The University of California’s interest in offering an online degree is opening a new chapter in the debate over online education, TMCnet.com reports. Many professors question whether the state’s premier university system should tread so deeply into cyberspace, where other prestigious universities have failed—and where some less selective colleges have thrived. The professors are concerned that a virtual UC will waste limited resources, compromise the university’s academic reputation, and divert it from its primary mission of educating California’s top-performing students. The plan’s creator—Christopher Edley, dean of UC Berkeley’s law school—says the opposite is true. He contends UC can maintain its rigor online and that doing so will allow the university to reach more of those stellar students at a lower cost. “How do we provide access to UC quality when the state is not there for us and the student demand is growing? We need an alternative to the bricks-and-mortar model, and this may be it,” said Edley, who is kicking off the online initiative by raising $6 million from private donors to cover the cost of a pilot project. The money will be used to produce 25 to 40 online courses in subjects such as calculus, chemistry, and freshman composition that typically draw huge enrollments at the lower-division level. Students at any of UC’s 10 campuses will be able to take the online classes, which might be available by spring. For the pilot, they’ll pay the same tuition as they would taking classes in person. Edley envisions steadily expanding UC’s web presence, but his plan has drawn some resistance by faculty members. Even professors who support a greater use of technology say the plan has flaws. Some like the idea of expanding online offerings but don’t think UC should offer an online degree. Others think online curriculum should be developed and controlled by academic departments on each campus, not by UC’s statewide bureaucracy……Read More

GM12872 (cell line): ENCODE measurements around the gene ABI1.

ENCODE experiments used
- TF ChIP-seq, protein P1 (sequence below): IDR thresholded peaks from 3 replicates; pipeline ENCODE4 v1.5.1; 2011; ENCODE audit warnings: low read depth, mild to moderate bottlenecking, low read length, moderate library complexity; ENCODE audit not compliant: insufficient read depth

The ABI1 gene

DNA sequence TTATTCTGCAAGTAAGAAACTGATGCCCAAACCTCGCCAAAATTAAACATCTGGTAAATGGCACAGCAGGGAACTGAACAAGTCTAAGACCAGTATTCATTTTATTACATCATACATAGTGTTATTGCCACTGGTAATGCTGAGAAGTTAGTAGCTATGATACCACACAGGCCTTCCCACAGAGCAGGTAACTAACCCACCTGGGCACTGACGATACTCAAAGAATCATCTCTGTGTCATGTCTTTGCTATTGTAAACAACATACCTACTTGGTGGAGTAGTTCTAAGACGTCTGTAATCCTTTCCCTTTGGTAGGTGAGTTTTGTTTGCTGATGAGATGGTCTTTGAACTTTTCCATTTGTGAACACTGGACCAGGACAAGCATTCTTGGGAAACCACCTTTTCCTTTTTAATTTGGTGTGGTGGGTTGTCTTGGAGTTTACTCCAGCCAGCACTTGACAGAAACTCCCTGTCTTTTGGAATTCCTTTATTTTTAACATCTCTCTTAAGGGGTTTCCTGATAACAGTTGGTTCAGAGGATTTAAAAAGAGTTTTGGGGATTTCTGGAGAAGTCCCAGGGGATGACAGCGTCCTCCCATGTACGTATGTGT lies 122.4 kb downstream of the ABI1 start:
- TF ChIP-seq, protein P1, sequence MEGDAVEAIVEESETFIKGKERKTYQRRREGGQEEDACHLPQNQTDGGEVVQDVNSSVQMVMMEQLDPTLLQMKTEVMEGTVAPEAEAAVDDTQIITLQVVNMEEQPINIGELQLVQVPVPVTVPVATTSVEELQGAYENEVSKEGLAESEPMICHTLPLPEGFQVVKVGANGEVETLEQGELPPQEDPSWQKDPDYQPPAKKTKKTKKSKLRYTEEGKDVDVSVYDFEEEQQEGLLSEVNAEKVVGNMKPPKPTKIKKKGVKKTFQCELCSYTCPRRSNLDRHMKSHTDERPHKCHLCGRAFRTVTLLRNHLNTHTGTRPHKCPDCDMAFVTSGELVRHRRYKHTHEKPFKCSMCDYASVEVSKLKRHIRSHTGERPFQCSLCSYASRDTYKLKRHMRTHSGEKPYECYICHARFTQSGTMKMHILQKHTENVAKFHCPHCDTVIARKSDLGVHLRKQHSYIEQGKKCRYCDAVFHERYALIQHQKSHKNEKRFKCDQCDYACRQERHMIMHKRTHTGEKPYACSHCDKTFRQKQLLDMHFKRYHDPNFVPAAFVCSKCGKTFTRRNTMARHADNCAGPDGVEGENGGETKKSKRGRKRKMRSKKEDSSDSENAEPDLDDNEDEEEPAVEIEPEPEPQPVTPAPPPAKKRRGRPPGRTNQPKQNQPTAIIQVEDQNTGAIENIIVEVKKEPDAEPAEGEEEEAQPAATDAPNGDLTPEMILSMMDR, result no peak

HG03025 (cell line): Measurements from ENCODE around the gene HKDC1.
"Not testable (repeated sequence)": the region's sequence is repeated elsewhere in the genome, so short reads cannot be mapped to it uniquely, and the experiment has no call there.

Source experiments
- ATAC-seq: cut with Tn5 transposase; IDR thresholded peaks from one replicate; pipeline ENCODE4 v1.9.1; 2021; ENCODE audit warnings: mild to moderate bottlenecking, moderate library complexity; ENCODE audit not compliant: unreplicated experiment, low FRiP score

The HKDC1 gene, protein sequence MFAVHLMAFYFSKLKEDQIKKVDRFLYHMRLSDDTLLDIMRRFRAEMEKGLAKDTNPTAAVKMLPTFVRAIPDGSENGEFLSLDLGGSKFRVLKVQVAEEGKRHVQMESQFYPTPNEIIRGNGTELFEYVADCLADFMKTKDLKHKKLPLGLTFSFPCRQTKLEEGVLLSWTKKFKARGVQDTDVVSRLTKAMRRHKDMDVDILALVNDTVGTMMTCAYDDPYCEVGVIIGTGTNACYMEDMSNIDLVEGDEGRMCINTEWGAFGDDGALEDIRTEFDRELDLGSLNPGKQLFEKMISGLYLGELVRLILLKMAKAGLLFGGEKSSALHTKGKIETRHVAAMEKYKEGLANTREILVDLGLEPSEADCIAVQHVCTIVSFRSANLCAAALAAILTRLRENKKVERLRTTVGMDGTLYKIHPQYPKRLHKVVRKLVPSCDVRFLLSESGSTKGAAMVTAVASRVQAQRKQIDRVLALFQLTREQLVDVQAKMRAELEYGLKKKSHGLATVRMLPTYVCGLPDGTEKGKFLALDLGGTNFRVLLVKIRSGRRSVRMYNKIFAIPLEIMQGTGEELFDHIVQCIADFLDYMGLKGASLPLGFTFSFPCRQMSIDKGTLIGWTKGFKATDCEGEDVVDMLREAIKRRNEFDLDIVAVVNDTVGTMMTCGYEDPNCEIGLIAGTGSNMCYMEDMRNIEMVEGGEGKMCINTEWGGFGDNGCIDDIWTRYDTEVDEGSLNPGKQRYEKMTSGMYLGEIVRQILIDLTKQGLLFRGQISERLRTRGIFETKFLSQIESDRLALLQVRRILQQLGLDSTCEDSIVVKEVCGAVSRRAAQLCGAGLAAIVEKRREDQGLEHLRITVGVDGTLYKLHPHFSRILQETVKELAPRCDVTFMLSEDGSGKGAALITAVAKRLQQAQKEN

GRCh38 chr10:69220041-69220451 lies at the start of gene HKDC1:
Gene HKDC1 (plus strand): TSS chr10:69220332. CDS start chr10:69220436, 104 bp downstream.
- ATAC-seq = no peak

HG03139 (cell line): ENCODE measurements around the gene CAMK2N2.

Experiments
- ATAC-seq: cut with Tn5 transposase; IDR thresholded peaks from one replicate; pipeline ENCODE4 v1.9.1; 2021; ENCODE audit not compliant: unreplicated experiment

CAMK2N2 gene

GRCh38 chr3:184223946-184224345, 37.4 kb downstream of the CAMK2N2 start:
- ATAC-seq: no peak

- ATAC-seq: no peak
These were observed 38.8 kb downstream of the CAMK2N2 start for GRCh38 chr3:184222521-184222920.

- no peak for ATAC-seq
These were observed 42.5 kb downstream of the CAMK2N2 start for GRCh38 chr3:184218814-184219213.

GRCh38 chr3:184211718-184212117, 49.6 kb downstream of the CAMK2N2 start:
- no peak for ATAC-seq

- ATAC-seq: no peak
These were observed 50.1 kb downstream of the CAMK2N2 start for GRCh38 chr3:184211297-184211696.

A judge has ruled that the University of California police illegally searched the camera of a photojournalist covering a protest outside the chancellor’s campus home, reports the Associated Press. Alameda County Superior Judge Yolanda Northridge on June 18 invalidated the search warrant used by UC Berkeley police to review photographs taken by David Morse at the Dec. 11 demonstration, according to the Oakland-based First Amendment Project, which represented him. The judge also ordered the university to return all copies of Morse’s photos, which campus police were using as part of their investigation into violence and vandalism the night of the protest. The First Amendment Project called the ruling a “huge and hard-fought victory for freedom of the press,” noting that the judge upheld a California law restricting police searches of journalists’ unpublished work. The UC Police Department has not had a chance to review the ruling, said Capt. Margo Bennett. But she said campus police wrote the affidavit for the search warrant in good faith, and a judge signed it. Morse was covering a demonstration outside Chancellor Robert Birgeneau’s campus residence, during which campus police arrested eight people after dozens of protesters broke windows, lights, and planters outside of Birgeneau’s home. The protesters were demonstrating against state funding cuts that have led to course cutbacks, faculty furloughs, and sharp fee increases……Read More
An analytics system designed to manage risks and improve security has saved the University of California’s 10 campuses and five medical centers more than $160 million since 2006, officials announced March 25—helping the university system cut costs during an economic crisis that has crippled campus budgets.
The universities in the UC system have used IBM’s analytics software since 2006 to better aggregate massive amounts of data from the 228,000-student system and help administrators target wasteful spending and isolate dangerous areas on campus that result in injury or operation failure.
Using IBM’s Enterprise Risk Management System program, UC officials said decision makers at every campus and medical center have been able to mine the system’s database and spot trends, such as pushing and pulling injuries at medical centers.…Read More